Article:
Sen. Chris Murphy (D-Conn.), a member of the bipartisan Electoral Count Act group, asserted that “there’s no doubt Senator McConnell could be doing a whole lot more to purge this sort of spirit of insurrection from his party.”

At the same time, the Senate proposal probably wouldn’t have as much momentum as it does if McConnell opposed the effort.

“My guess is that this group wouldn’t have been so productive if Senator McConnell wasn’t supportive of it,” Murphy said.

The Rules Committee is scheduled to mark up the bipartisan bill Tuesday and is expected to make changes after receiving feedback from election law experts in August.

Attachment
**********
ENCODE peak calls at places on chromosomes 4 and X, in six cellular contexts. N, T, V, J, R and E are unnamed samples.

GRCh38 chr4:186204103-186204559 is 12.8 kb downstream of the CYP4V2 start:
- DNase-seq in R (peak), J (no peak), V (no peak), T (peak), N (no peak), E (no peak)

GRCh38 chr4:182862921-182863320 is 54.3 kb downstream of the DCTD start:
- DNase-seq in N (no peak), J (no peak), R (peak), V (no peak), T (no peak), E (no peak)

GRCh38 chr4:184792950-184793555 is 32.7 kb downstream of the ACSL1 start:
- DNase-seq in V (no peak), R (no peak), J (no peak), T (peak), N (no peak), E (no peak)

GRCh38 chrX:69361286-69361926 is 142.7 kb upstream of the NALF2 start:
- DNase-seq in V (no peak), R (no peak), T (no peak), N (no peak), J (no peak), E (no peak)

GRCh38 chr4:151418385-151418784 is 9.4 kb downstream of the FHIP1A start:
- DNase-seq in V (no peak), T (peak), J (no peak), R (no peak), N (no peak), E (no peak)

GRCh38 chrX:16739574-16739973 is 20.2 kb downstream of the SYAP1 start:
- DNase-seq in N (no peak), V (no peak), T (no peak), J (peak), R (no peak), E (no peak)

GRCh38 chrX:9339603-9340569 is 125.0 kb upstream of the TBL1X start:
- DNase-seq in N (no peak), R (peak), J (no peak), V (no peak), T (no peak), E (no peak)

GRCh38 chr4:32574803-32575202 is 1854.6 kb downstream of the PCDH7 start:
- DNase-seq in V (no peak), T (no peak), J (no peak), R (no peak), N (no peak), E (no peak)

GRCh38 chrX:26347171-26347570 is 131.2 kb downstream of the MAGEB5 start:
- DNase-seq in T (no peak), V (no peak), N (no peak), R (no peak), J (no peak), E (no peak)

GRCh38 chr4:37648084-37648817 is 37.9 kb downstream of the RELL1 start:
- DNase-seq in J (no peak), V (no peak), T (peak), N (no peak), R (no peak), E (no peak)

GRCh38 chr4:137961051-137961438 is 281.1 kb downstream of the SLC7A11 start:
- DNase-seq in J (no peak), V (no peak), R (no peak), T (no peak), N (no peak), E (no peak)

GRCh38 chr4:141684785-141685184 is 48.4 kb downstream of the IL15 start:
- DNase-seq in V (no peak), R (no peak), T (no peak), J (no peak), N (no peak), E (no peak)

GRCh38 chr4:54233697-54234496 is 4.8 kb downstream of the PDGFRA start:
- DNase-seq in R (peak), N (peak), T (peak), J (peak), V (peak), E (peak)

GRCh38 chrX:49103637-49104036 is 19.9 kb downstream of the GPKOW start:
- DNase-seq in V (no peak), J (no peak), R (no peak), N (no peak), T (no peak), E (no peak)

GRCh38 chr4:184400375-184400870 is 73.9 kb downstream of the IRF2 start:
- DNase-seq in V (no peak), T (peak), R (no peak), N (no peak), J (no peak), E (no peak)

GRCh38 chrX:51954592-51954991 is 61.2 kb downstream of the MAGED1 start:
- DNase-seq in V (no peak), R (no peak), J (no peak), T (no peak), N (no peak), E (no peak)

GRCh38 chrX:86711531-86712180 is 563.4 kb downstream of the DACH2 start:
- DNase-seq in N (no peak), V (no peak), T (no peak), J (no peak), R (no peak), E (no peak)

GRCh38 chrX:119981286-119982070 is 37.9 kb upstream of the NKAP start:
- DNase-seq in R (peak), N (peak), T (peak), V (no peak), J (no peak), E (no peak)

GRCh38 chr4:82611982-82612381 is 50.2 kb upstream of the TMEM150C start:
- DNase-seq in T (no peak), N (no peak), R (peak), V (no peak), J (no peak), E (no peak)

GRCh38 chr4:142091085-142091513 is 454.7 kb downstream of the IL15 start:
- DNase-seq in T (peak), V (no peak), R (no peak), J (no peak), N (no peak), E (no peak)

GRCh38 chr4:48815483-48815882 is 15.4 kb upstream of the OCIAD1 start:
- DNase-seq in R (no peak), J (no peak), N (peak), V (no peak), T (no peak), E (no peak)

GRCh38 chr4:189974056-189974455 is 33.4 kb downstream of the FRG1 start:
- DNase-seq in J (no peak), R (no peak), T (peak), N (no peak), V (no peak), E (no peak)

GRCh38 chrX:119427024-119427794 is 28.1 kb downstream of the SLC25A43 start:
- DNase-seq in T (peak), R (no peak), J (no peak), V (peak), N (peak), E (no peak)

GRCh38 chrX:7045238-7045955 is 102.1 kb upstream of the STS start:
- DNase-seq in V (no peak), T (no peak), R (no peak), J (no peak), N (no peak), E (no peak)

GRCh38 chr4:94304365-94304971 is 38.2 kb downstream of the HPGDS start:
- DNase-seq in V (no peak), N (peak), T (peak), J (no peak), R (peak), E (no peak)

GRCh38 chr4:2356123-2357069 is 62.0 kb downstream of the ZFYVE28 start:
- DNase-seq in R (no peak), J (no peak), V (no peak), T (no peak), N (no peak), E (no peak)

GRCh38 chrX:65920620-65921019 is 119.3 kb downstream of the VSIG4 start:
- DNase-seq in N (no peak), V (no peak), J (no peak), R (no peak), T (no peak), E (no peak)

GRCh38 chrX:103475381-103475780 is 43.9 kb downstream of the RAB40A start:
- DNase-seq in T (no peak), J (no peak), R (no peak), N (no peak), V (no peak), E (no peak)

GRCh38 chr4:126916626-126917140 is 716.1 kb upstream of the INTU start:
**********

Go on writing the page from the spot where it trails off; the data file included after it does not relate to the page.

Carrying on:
Under the current version, the Senate bill would increase the threshold for challenging presidential election results to one-fifth of members in both chambers. Currently, it only takes one member of the House and one member of the Senate to challenge an election result.

In addition, it would clarify that the vice president’s role overseeing the election count is ministerial; state that only a governor can submit slates of electors to Congress; and create expedited judicial review for challenging a governor’s certification of electors. The bill also eliminates the law’s reference to a “failed” election and clarifies that ballots have to be cast by Election Day, barring a catastrophic event.